Utah lawmakers decided on Thursday to address a steep increase in inmate deaths with a voluntary grant program intended to help jails install suicide barriers.
The measure’s sponsors, Rep. Carol Spackman Moss and Sen. Todd Weiler, both acknowledged in hearings throughout this year’s legislative session that suicide barriers won’t eradicate jail deaths, but they hope this program will help.
The lawmakers’ proposal, HB259, comes after 19 inmates died in Utah jails in 2020 — matching a record-high in 2016 that made Utah’s rate of inmate deaths one of the highest in the country. Most of those inmates died by suicide. State data shows suicide is the leading cause of inmate deaths — accounting for 51% of all deaths since at least 2013. It’s unclear how many of those people died after jumping from a second-story area
In 2018, Spackman Moss and Weiler attempted to cull the high rate of jails deaths by passing a bill to collect data on how, when and who was dying in-custody. With this data, they hoped the state could better respond to prevent future deaths.
Since that bill passed, lawmakers hadn’t returned to the topic. After The Salt Lake Tribune obtained the Commission on Criminal and Juvenile Justice’s most recent jail deaths reports last summer, which showed a record-tying increase in deaths after years of decline, Weiler said he wanted to review the issue in the 2023 session.
The legislators spoke with county sheriff’s office representatives during the interim to learn about the problem and possible solutions, and Spackman Moss and Weiler ultimately proposed the grant program bill, earmarking $140,000 for jails to add the suicide barriers — sort of like nets — to second-floor housing units.
County jail officials who want those funds will need to apply for the program, which will be administered by the Utah Department of Public Safety.
Spackman Moss said during a committee hearing that she discussed other options to address the issue, such as increasing tele-health opportunities for inmates, or better training for corrections officers, but the sheriff’s office representatives said that one solution will not work for every jail, since needs vary so much across the state.
Even these barriers aren’t applicable to all jails, since some don’t have multi-story housing units. But it would help the larger jails, like in Salt Lake and Davis counties, Spackman Moss said.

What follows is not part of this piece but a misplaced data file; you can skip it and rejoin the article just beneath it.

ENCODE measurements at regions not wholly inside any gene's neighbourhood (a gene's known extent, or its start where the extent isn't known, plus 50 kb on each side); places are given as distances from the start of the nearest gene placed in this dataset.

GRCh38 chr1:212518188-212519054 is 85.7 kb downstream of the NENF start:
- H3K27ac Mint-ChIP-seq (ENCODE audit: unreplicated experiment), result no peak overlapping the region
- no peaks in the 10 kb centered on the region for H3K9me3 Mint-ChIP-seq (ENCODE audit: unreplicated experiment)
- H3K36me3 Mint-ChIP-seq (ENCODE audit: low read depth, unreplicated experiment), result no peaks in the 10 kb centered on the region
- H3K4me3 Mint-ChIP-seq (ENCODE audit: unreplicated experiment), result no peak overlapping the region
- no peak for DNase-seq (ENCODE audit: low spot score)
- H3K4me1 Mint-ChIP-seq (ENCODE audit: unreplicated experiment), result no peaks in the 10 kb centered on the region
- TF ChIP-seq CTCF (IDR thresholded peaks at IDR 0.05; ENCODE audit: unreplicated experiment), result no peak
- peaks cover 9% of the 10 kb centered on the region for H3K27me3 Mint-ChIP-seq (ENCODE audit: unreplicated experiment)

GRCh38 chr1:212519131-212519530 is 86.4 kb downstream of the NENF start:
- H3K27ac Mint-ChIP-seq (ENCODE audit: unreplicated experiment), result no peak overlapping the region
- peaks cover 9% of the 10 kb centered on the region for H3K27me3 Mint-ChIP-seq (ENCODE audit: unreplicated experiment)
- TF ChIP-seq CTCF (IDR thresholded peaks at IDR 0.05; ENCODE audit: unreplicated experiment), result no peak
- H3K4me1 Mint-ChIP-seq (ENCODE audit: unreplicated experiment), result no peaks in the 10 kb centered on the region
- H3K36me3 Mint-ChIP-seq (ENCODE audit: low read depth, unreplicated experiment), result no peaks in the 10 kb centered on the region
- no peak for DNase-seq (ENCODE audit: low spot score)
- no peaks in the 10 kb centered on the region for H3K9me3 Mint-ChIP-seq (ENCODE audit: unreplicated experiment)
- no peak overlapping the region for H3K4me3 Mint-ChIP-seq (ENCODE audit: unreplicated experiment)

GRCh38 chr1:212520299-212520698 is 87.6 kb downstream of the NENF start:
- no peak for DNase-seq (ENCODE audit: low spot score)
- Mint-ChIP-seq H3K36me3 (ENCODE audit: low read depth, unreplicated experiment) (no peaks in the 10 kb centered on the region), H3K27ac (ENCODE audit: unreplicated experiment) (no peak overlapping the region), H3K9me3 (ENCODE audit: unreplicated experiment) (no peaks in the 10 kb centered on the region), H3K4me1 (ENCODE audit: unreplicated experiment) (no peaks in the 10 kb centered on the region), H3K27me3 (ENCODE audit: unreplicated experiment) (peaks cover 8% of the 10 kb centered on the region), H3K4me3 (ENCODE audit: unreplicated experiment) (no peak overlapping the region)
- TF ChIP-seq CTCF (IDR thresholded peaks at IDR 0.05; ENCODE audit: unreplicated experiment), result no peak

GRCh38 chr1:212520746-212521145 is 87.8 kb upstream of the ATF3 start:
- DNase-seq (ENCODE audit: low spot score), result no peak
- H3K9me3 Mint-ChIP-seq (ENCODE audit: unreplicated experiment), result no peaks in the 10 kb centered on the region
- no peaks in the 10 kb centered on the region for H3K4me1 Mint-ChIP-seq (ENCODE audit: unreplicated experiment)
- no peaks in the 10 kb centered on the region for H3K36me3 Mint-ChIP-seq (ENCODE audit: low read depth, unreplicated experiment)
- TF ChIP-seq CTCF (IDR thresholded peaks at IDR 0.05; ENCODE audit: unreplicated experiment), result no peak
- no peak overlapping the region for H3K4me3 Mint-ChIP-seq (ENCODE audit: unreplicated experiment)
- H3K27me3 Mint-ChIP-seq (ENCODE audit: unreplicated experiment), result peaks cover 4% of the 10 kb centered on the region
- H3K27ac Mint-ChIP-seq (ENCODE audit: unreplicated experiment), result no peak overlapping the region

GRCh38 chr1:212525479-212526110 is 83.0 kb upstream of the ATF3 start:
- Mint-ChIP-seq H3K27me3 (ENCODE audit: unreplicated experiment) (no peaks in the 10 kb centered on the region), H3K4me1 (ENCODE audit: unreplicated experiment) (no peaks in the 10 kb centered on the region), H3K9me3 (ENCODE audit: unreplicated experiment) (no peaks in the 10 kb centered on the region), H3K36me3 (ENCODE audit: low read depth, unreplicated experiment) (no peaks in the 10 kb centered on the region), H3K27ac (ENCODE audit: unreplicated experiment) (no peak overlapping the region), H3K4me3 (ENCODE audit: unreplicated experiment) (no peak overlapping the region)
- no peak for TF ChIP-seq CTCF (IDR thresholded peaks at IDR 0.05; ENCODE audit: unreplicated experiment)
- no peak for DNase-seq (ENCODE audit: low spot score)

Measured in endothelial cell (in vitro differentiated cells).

Salt Lake County jail administrators have tried, unsuccessfully, to receive federal funds to install such barriers for years, said undersheriff Jake Petersen. He said the barriers are too expensive for the jail to purchase without government assistance. The $140,000 allocation from this grant program would buy one barrier for one housing unit in his jail. One unit typically houses 64 people, he said.
Petersen said he thought the grant program could help, noting that jumping and self-strangulation were the most common ways inmates attempt suicide in jails.
He added that jail suicides are “unique and pernicious” in that there are normally more than 60 witnesses, as well as employees. He added that sometimes, those who attempt to die by suicide by jumping live.
“The trauma lasts the rest of their lives. These people are horribly, horribly injured,” he said. “It’s a terrible tragedy and we’d do anything to help support this (bill).”
Taryn Hiatt, director of the Nevada and Utah branches of the American Foundation for Suicide Prevention, also supported the bill. She said that “barriers have been a proven strategy for years.”
Spackman Moss and Weiler’s proposal passed through its committee hearings and gained the support for the full House, but had initially stalled in the Senate because of concerns over how to fund the grant program and whether or not include a requirement that each county jail submit a report to the Commission on Criminal and Juvenile Justice on how they plan to reduce suicide deaths.
A fourth substitute to the bill — which Weiler said during Senate floor time Thursday returns the bill to its initial state and nixes that suicide prevention plan requirement — ultimately passed through the Senate under a suspension of rules on Thursday, and passed the House for a second time that afternoon.
It will next be signed by each chambers’ presiding officer and head to the governor’s desk.
“Hopefully this is not the end,” Spackman Moss said of the bill, “but this is step one.”
Editor’s note • If you or people you know are at risk of self-harm, the 988 Suicide and Crisis Lifeline provides free 24-hour support by calling 988.